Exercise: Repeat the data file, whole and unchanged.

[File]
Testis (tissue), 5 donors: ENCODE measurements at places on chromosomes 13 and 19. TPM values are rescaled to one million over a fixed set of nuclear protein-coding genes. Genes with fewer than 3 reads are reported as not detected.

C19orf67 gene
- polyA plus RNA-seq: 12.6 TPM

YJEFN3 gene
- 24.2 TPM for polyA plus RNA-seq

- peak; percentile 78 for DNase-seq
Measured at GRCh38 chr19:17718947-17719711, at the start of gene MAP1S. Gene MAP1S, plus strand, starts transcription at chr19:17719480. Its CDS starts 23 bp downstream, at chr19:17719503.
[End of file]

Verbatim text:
Testis (tissue), 5 donors: ENCODE measurements at places on chromosomes 13 and 19. TPM values are rescaled to one million over a fixed set of nuclear protein-coding genes. Genes with fewer than 3 reads are reported as not detected.

C19orf67 gene
- polyA plus RNA-seq: 12.6 TPM

YJEFN3 gene
- 24.2 TPM for polyA plus RNA-seq

- peak; percentile 78 for DNase-seq
Measured at GRCh38 chr19:17718947-17719711, at the start of gene MAP1S. Gene MAP1S, plus strand, starts transcription at chr19:17719480. Its CDS starts 23 bp downstream, at chr19:17719503.